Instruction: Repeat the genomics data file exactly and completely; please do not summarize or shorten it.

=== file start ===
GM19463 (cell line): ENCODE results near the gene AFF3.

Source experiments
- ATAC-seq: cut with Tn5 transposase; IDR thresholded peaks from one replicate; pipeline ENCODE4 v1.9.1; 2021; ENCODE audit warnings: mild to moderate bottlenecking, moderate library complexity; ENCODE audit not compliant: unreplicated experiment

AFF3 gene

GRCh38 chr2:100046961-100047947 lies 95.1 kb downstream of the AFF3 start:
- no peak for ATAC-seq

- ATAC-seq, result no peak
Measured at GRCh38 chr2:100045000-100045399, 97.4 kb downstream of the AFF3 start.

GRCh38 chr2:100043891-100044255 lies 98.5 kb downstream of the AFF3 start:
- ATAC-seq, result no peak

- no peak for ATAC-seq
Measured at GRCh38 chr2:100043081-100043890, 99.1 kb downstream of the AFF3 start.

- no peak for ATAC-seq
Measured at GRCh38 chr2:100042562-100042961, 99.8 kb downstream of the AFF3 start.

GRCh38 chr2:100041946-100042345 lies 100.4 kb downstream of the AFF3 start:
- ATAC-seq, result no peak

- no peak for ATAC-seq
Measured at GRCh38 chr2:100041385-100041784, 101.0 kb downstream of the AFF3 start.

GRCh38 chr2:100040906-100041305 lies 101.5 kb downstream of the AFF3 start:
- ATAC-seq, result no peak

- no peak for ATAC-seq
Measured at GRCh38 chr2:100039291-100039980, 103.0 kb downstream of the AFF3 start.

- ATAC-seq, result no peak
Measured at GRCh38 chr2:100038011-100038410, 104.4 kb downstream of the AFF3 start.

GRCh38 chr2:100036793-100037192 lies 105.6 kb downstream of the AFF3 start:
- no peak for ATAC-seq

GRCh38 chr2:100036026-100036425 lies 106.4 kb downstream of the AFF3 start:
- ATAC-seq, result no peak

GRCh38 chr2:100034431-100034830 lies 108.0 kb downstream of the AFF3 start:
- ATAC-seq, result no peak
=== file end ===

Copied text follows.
GM19463 (cell line): ENCODE results near the gene AFF3.

Source experiments
- ATAC-seq: cut with Tn5 transposase; IDR thresholded peaks from one replicate; pipeline ENCODE4 v1.9.1; 2021; ENCODE audit warnings: mild to moderate bottlenecking, moderate library complexity; ENCODE audit not compliant: unreplicated experiment

AFF3 gene

GRCh38 chr2:100046961-100047947 lies 95.1 kb downstream of the AFF3 start:
- no peak for ATAC-seq

- ATAC-seq, result no peak
Measured at GRCh38 chr2:100045000-100045399, 97.4 kb downstream of the AFF3 start.

GRCh38 chr2:100043891-100044255 lies 98.5 kb downstream of the AFF3 start:
- ATAC-seq, result no peak

- no peak for ATAC-seq
Measured at GRCh38 chr2:100043081-100043890, 99.1 kb downstream of the AFF3 start.

- no peak for ATAC-seq
Measured at GRCh38 chr2:100042562-100042961, 99.8 kb downstream of the AFF3 start.

GRCh38 chr2:100041946-100042345 lies 100.4 kb downstream of the AFF3 start:
- ATAC-seq, result no peak

- no peak for ATAC-seq
Measured at GRCh38 chr2:100041385-100041784, 101.0 kb downstream of the AFF3 start.

GRCh38 chr2:100040906-100041305 lies 101.5 kb downstream of the AFF3 start:
- ATAC-seq, result no peak

- no peak for ATAC-seq
Measured at GRCh38 chr2:100039291-100039980, 103.0 kb downstream of the AFF3 start.

- ATAC-seq, result no peak
Measured at GRCh38 chr2:100038011-100038410, 104.4 kb downstream of the AFF3 start.

GRCh38 chr2:100036793-100037192 lies 105.6 kb downstream of the AFF3 start:
- no peak for ATAC-seq

GRCh38 chr2:100036026-100036425 lies 106.4 kb downstream of the AFF3 start:
- ATAC-seq, result no peak

GRCh38 chr2:100034431-100034830 lies 108.0 kb downstream of the AFF3 start:
- ATAC-seq, result no peak